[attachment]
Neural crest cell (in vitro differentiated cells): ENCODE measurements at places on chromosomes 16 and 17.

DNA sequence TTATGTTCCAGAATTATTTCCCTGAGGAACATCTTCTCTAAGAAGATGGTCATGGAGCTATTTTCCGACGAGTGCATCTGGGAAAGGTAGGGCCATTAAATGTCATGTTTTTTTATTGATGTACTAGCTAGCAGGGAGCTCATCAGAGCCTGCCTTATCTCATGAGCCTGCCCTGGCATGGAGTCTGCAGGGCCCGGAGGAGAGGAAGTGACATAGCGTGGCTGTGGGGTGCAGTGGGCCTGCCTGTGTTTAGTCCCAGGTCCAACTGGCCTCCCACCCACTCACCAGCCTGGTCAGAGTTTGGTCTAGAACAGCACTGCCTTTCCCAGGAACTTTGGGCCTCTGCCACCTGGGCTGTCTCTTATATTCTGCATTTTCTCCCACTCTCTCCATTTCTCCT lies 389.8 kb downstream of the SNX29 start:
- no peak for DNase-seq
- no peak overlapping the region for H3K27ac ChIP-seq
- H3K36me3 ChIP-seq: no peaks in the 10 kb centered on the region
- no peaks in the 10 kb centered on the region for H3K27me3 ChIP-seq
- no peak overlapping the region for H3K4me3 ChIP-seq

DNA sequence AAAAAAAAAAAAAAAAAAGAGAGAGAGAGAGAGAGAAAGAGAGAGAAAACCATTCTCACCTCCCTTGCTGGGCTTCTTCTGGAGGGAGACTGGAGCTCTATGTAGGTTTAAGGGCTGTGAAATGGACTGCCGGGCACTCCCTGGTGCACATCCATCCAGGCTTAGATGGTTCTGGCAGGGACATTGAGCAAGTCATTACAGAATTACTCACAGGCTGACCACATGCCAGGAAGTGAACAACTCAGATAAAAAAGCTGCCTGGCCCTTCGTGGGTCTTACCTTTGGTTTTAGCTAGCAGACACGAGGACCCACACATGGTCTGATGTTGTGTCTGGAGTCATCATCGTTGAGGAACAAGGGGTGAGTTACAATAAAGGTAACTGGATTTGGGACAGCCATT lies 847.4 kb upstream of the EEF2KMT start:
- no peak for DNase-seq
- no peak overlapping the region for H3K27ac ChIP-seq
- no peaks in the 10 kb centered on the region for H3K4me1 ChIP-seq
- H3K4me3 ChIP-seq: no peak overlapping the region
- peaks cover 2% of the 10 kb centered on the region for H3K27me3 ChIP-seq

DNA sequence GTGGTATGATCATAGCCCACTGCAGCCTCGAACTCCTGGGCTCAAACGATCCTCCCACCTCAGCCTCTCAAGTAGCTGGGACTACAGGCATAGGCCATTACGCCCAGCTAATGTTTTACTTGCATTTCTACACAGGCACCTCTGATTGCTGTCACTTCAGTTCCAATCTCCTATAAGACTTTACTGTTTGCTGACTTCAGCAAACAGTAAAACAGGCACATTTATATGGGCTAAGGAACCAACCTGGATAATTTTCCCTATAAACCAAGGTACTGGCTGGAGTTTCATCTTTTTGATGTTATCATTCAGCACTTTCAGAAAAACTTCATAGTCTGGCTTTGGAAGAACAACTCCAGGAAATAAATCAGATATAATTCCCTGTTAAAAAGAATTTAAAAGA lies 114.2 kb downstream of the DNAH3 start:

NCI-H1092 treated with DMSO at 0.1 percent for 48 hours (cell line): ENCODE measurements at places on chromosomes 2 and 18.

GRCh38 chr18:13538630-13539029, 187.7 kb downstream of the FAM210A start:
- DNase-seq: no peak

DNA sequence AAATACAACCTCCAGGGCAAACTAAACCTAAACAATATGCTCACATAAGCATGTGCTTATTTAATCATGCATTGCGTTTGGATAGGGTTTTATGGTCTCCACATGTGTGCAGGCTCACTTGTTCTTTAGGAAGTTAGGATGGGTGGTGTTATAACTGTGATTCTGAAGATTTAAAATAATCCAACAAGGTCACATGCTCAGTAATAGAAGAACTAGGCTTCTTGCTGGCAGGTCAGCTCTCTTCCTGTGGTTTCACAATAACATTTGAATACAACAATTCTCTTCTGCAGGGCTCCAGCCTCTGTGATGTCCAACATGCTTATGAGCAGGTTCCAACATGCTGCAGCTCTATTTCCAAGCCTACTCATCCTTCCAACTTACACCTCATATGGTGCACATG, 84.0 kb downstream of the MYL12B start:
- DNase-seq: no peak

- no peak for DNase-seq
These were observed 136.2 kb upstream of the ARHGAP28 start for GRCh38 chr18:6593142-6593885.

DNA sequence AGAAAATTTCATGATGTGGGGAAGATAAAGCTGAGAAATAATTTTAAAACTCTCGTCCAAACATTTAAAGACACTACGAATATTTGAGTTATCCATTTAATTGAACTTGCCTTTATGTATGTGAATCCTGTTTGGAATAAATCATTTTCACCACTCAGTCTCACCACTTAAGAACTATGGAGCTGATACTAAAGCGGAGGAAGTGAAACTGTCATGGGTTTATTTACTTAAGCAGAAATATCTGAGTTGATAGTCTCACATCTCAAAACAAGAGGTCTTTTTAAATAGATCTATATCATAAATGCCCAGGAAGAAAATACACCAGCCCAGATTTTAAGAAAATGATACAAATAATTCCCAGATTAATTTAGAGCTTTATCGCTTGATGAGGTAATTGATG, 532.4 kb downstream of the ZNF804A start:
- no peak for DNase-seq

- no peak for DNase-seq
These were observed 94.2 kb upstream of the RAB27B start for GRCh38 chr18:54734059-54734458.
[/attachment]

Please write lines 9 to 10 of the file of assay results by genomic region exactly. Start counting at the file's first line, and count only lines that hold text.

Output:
- no peak for DNase-seq
- no peak overlapping the region for H3K27ac ChIP-seq